The book of Joshua is the Bible’s record of how the Israelites, under Joshua’s leadership, claimed their promised land of Canaan. However, students of the Bible know that four decades earlier a previous invasion attempt had produced disastrous results. The story of that first invasion is loaded with spiritual lessons, and I’d like to use this post to share four of them with you. These certainly aren’t the only four that can be named, but they are four good ones.
Lesson #1: God has a plan.
God had a sweeping, grandiose plan to turn the Israelites from slaves in Egypt to conquerors in Canaan. The plan went as follows:
- He raised up Moses to lead the Israelites in their exodus out of Egypt (Exodus chapters 1-4).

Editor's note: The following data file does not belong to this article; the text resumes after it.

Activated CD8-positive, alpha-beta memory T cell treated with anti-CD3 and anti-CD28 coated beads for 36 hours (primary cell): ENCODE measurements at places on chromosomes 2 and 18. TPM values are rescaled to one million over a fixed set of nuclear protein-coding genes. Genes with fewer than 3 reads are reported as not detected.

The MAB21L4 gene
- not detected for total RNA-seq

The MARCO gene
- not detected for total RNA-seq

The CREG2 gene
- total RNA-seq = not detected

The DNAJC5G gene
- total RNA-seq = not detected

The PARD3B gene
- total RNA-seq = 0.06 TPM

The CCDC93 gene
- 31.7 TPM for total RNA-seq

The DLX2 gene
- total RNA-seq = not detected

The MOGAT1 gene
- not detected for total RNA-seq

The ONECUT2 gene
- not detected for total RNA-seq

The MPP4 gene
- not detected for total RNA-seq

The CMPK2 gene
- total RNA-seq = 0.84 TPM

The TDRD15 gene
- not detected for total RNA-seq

- He parted the Red Sea for them to pass through and then brought the waters back together to drown Pharaoh’s army (Exodus chapter 14).
- He sustained them in the wilderness region between the Red Sea and Mount Sinai (Exodus chapters 15-18).
- He brought them to Mount Sinai three months after the exodus (Exodus 19:1), and there He gave them His law and instructed them to build the Tabernacle as their movable place of worship (Exodus chapters 19-40, Leviticus chapters 1-27, Numbers chapters 1-9).
- He led them to head out toward Canaan eleven months after they had arrived at Mount Sinai (Numbers 10:11).
- He sustained them in the wilderness region between Mount Sinai and Canaan (Numbers chapters 10-12).
All of this shows us that God wasn’t just “winging it” or making it up as He went along. He had a plan, and the plan would work as long as the Israelites worked the plan. The same is true in our lives.
Lesson #2: God doesn’t need our ideas to help Him with His plan.